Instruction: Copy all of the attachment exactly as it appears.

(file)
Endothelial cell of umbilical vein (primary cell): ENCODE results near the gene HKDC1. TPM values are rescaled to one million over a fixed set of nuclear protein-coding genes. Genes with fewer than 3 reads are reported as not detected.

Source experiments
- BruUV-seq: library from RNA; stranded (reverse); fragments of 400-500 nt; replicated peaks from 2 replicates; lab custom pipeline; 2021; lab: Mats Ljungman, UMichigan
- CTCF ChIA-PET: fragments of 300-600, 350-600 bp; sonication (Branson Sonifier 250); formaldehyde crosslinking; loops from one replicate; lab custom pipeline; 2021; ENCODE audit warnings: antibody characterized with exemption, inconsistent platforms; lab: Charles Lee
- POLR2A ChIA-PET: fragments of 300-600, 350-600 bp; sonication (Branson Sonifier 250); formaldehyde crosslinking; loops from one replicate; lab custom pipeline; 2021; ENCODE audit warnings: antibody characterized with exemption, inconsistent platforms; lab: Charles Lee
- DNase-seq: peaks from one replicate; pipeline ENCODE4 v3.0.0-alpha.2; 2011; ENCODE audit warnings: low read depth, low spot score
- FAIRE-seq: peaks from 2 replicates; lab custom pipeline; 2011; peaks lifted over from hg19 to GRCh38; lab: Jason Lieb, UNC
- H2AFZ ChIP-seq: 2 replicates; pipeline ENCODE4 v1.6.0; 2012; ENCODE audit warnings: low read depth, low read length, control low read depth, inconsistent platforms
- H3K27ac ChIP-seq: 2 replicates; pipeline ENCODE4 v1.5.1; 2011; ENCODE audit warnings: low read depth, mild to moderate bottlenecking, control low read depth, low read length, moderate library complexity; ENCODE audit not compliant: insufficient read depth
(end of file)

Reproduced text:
Endothelial cell of umbilical vein (primary cell): ENCODE results near the gene HKDC1. TPM values are rescaled to one million over a fixed set of nuclear protein-coding genes. Genes with fewer than 3 reads are reported as not detected.

Source experiments
- BruUV-seq: library from RNA; stranded (reverse); fragments of 400-500 nt; replicated peaks from 2 replicates; lab custom pipeline; 2021; lab: Mats Ljungman, UMichigan
- CTCF ChIA-PET: fragments of 300-600, 350-600 bp; sonication (Branson Sonifier 250); formaldehyde crosslinking; loops from one replicate; lab custom pipeline; 2021; ENCODE audit warnings: antibody characterized with exemption, inconsistent platforms; lab: Charles Lee
- POLR2A ChIA-PET: fragments of 300-600, 350-600 bp; sonication (Branson Sonifier 250); formaldehyde crosslinking; loops from one replicate; lab custom pipeline; 2021; ENCODE audit warnings: antibody characterized with exemption, inconsistent platforms; lab: Charles Lee
- DNase-seq: peaks from one replicate; pipeline ENCODE4 v3.0.0-alpha.2; 2011; ENCODE audit warnings: low read depth, low spot score
- FAIRE-seq: peaks from 2 replicates; lab custom pipeline; 2011; peaks lifted over from hg19 to GRCh38; lab: Jason Lieb, UNC
- H2AFZ ChIP-seq: 2 replicates; pipeline ENCODE4 v1.6.0; 2012; ENCODE audit warnings: low read depth, low read length, control low read depth, inconsistent platforms
- H3K27ac ChIP-seq: 2 replicates; pipeline ENCODE4 v1.5.1; 2011; ENCODE audit warnings: low read depth, mild to moderate bottlenecking, control low read depth, low read length, moderate library complexity; ENCODE audit not compliant: insufficient read depth